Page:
Washington Tax Insight March 2016



Congress will likely handle a lighter legislative agenda in 2016, but the death of Supreme Court Justice Antonin Scalia is expected to impact the Congressional agenda for 2016 and the relations between the two parties as they work to advance other issues prior to the fall elections.  President Obama has stated that he intends to send his nomination to the Senate with the intention of filling the vacancy prior to the elections, while Senate Republican leaders have stated that they believe the vacancy should be filled by the next President, although some Republicans appear to be willing to hold hearings on the nomination.

Budget/Appropriations Bills

House Speaker Ryan has made it a priority for 2016 to advance a budget resolution and 12 appropriations bills through the House, but he is facing challenges already with the budget resolution, which is being opposed by conservative members who object to the spending levels agreed to by President Obama and Republican leaders in late 2015.  Due to the longer summer recess planned to accommodate the political conventions, the House must finish its budget by March this year.  Senate leadership has also indicated that they plan to advance a budget proposal, but Senate Budget Chair Enzi (R-WY) will face challenges from Republican Senators who also don’t support the spending levels, since it is unlikely he can rely on Democratic support for approval of the budget.  As noted below, President Obama sent his FY 2017 budget proposal to Congress in early February.

Tax Reform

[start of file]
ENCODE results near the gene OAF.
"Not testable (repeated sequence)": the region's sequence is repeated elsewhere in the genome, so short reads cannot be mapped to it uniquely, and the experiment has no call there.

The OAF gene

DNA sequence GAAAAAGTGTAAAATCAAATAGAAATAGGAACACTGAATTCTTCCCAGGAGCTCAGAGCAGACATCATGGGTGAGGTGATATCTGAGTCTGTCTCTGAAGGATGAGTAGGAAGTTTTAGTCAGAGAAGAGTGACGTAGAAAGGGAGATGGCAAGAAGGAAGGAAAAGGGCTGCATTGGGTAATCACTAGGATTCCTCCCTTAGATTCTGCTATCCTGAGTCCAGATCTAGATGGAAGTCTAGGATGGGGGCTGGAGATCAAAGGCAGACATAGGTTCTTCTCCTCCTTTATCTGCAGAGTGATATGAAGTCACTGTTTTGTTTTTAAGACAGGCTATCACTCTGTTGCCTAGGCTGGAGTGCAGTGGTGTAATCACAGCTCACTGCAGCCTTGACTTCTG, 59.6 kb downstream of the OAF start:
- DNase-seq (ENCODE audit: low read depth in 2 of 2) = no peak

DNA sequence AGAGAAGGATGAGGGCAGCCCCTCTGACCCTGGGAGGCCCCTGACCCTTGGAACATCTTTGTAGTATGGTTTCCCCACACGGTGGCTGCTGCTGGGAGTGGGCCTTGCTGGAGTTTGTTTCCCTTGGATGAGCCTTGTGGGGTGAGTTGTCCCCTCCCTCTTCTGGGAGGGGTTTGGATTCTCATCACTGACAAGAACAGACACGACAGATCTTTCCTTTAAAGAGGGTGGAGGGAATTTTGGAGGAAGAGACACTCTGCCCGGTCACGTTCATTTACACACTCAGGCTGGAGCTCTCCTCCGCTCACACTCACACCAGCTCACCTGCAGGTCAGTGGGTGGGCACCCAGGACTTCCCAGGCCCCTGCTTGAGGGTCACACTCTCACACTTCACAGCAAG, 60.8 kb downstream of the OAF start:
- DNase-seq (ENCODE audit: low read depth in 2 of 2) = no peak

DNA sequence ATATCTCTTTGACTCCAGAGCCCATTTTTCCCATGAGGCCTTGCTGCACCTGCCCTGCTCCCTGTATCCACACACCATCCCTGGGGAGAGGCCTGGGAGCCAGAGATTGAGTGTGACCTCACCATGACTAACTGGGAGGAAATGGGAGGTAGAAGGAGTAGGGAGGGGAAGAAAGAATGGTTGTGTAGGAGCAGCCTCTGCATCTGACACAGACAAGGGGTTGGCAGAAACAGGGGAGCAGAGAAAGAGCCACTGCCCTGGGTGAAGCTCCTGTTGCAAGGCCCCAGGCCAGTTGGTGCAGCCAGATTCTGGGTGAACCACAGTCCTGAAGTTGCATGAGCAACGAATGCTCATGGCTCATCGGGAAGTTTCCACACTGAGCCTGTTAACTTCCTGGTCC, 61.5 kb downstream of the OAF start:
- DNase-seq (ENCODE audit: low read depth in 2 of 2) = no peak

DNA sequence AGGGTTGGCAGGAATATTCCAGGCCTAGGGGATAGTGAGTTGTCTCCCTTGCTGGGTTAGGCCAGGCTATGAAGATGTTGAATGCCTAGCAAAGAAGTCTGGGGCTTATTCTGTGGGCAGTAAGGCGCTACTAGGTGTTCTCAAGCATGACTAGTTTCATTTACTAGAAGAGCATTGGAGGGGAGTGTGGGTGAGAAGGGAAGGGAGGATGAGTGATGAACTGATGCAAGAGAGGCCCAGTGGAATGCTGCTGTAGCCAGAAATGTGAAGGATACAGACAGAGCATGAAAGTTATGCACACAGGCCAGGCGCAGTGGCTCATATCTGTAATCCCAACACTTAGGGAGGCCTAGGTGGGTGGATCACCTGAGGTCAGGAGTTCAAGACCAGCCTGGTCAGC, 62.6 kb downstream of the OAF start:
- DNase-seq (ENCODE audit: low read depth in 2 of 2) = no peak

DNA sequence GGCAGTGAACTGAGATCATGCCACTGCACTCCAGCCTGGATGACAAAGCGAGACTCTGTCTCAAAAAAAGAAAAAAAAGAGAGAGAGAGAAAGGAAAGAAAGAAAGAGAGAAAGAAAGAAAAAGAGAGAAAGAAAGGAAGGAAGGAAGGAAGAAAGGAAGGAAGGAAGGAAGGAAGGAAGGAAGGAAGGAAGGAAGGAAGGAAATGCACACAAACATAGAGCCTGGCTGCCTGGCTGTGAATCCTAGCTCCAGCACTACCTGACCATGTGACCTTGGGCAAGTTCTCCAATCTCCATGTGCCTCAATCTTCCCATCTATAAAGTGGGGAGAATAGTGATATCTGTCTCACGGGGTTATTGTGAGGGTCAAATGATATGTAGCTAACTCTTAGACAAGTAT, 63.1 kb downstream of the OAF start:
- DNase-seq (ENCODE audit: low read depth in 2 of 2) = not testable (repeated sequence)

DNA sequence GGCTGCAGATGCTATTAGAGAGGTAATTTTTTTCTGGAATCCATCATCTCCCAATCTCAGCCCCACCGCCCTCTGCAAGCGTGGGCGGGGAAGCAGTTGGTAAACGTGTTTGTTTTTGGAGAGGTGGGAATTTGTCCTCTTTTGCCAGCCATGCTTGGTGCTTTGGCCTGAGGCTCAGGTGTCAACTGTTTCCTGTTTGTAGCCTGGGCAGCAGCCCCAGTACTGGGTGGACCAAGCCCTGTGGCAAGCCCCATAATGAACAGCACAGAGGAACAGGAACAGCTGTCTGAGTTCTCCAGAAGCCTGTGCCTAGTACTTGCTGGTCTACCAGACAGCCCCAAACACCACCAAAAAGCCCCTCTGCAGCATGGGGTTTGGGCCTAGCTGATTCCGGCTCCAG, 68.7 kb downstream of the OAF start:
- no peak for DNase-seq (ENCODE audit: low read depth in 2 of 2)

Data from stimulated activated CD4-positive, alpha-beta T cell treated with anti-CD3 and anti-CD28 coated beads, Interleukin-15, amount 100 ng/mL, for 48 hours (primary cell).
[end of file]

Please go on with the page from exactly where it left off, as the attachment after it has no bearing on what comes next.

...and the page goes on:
There are three issues driving interest in advancing international tax reform this year – the increasing pace of corporate inversions, the G20/OECD Base Erosion and Profit Shifting (BEPS) project, and the EU state aid investigations.  Some Members of Congress support repatriation proposals to address the estimated $2 trillion in corporate earnings that US companies are holding offshore but there is continuing disagreement about whether to use the revenues from such proposals for reduction of the corporate tax rate or infrastructure spending.  Actions that may be taken as a result of the BEPS project and the EU state aid investigations could trigger increased tax payments by US companies to foreign governments.  There is also a growing concern that the United States is failing in the global competition to offer a business-friendly tax environment.  The White House has indicated that international tax reform is its top priority on tax policy in the recently released FY 2017 Budget plan.  House Speaker Ryan has repeatedly confirmed that tax reform is a top priority of his agenda for the House, and he appointed Ways & Means Committee Chair Brady to head a House Task Force on Tax Reform, which is charged with carrying out the House Republican policy agenda on tax issues.